Exotic sphere discoverer wins mathematical 'Nobel': Imagine splitting an ordinary sphere into two halves along the middle, so that each half has a copy of every point on the equator. Now rejoin the two halves so that the southern copy of a point doesn't join its northern counterpoint. In two dimensions, there's only one way to do this: by twisting the sphere. But in seven dimensions the points can be mixed up with respect to each other in multiple different ways...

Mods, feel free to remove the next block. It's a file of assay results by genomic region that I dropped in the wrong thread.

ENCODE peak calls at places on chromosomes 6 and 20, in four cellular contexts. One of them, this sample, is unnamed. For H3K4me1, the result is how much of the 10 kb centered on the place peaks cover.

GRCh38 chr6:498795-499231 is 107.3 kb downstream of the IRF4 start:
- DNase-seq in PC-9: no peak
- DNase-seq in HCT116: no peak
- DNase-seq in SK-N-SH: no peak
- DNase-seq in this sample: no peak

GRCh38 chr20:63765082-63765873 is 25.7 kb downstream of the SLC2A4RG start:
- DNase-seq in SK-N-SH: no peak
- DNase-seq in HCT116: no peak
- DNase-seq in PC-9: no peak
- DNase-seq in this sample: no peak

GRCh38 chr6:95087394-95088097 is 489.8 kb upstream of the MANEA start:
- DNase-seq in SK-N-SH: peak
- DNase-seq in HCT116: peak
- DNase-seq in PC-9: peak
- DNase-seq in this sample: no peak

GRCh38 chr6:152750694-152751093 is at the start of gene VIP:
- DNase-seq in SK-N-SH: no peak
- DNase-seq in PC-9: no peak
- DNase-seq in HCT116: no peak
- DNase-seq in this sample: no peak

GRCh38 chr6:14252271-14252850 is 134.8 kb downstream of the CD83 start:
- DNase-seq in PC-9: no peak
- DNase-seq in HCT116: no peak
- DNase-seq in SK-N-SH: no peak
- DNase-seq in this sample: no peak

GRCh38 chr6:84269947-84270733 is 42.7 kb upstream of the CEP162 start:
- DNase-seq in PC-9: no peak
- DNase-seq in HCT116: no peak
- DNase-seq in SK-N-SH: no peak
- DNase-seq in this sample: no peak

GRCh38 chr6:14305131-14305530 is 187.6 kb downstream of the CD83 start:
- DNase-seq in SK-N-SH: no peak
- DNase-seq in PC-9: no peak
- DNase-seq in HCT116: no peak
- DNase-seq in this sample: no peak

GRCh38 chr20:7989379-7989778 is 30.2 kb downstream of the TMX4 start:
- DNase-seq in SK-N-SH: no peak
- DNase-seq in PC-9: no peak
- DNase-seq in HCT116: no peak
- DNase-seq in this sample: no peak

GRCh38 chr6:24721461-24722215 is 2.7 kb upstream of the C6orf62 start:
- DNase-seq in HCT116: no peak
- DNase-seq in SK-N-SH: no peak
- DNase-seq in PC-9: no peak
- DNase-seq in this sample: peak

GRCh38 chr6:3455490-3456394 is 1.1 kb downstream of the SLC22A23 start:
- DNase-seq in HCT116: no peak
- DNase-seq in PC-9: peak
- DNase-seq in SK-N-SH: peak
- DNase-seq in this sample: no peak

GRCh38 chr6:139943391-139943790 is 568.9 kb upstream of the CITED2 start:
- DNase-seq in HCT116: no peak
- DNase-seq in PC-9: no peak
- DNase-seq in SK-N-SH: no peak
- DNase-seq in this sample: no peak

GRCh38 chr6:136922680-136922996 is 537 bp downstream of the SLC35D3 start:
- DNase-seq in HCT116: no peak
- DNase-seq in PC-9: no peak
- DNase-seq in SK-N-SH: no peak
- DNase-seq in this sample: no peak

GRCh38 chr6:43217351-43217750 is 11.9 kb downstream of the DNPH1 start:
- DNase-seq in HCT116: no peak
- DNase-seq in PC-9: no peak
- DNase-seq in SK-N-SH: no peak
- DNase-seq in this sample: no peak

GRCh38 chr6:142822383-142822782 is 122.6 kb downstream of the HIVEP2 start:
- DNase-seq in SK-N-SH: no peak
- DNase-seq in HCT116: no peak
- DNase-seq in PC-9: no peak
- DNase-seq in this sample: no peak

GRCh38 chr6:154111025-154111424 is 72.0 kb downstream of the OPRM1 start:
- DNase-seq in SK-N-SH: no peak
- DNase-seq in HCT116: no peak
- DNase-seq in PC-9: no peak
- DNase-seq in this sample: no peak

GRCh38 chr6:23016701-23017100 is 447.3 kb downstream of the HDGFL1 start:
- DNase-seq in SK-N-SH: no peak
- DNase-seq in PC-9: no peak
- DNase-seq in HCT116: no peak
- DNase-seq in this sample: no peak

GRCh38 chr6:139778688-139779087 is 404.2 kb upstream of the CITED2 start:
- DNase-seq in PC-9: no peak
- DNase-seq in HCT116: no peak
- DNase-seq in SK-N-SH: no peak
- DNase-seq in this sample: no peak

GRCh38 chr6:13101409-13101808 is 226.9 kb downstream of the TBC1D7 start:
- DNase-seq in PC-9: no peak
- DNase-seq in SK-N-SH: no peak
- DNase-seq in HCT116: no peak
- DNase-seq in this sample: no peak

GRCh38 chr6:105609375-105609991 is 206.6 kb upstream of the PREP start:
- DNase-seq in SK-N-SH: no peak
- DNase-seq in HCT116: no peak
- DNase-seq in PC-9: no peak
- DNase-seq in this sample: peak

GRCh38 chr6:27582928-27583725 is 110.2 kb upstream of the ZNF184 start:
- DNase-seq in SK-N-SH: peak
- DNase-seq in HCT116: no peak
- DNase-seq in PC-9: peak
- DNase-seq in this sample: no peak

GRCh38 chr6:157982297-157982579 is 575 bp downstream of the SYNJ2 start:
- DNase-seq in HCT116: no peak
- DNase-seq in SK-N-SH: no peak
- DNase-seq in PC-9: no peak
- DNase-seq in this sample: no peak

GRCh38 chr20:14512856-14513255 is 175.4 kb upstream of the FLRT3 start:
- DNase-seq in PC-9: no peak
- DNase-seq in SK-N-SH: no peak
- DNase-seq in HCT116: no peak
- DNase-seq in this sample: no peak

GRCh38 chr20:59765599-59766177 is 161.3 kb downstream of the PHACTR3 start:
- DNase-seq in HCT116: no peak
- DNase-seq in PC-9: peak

It turns out there are a total of 28 exotic spheres in seven dimensions, and they also exist in other dimensions. Dimension 15 has as many as 16,256, while others like dimensions five and six only have the ordinary sphere. Mathematicians don't yet know whether exotic spheres exist in four dimensions – a problem known as the smooth Poincaré conjecture, and related to the generalised Poincaré conjecture, which was solved in 2003.
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